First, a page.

Be careful next time you go to change the channel on a hotel TV. A new study shows that hotel room remotes are among the most heavily bacteria-contaminated surfaces in hotel rooms.
The study, released Sunday, was conducted by researchers from the University of Houston, with participation from Purdue University and the University of South Carolina.
"The current validation method for hotel room cleanliness is a visual assessment, which has been shown to be ineffective in measuring levels of sanitation," said Katie Kirsch, an undergraduate student at the University of Houston who worked on the study, in a press release.
The researchers tested multiple surfaces in hotel rooms in Texas, Indiana and South Carolina, looking for levels of total aerobic bacteria and coliform (fecal) bacteria.
Obviously the toilet and bathroom sink registered high levels of contamination, but the remote control and bedside lamp switch also ranked high on the list. However, some of highest levels of bacterial contamination were found on items from the housekeepers' carts like sponges and mops. That can lead to cross-contamination among rooms.
Kirsch pointed out that housekeepers work eight-hour shifts, during which they clean 14-15 rooms, spending about 30 minutes per room. Identifying which areas are germ hot spots would allow housekeepers to "strategically design cleaning practices and allocate time to efficiently reduce the potential health risks posed by microbial contamination."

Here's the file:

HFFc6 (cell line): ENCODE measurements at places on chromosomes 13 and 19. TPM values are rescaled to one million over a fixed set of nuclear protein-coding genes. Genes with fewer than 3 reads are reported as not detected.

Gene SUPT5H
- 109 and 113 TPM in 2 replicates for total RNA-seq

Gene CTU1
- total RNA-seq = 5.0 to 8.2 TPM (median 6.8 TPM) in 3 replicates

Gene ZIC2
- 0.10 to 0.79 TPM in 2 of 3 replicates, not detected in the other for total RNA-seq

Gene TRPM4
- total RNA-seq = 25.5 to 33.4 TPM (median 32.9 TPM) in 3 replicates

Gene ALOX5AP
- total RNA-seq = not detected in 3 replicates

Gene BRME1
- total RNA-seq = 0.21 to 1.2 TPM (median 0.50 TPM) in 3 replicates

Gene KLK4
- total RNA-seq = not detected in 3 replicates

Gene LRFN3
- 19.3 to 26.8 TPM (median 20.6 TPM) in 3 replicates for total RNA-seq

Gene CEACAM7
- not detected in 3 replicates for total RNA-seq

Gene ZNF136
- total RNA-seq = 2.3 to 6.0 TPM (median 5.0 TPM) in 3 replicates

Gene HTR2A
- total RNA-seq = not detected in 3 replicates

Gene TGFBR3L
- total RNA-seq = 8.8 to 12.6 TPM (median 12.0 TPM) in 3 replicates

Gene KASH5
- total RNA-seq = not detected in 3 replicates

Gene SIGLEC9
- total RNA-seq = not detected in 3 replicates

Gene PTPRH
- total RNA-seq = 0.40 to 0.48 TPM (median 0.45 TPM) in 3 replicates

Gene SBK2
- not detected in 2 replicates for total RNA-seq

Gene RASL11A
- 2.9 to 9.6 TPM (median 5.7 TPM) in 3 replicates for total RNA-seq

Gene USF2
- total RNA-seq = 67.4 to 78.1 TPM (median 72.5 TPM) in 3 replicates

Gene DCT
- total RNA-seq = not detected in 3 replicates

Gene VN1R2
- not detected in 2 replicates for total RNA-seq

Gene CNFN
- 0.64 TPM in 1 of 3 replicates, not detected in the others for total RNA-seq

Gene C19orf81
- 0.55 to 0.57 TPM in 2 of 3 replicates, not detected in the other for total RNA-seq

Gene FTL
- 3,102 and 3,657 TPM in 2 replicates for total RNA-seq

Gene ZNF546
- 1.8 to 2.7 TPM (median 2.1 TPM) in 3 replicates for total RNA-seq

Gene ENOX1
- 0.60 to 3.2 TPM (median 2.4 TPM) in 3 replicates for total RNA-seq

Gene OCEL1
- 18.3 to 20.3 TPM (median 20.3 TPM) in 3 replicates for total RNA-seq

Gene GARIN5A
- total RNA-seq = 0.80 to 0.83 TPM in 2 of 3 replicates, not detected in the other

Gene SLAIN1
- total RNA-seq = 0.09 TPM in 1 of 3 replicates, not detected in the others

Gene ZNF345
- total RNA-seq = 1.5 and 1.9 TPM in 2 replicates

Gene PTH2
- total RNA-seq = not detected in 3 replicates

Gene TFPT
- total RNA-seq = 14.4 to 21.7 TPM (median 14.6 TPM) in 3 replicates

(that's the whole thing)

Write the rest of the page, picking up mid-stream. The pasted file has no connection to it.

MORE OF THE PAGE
Researchers note that this is only a preliminary study, as only a small sample of rooms was tested.
At least one hotel brand is attempting to get out in front of the problem. Best Western hotels recently announced a new “I Care Clean” program that borrows hospital-grade cleaning techniques like the use of UV light sterilization wands. The brand also addresses the germy TV remote problem with a "clean remote" that's specially designed to be easily disinfected between guest stays. Best Western says more than 700 hotels are currently using the program; another 1,400 properties in North America will be using it by the end of 2012.
Photos courtesy of Best Western.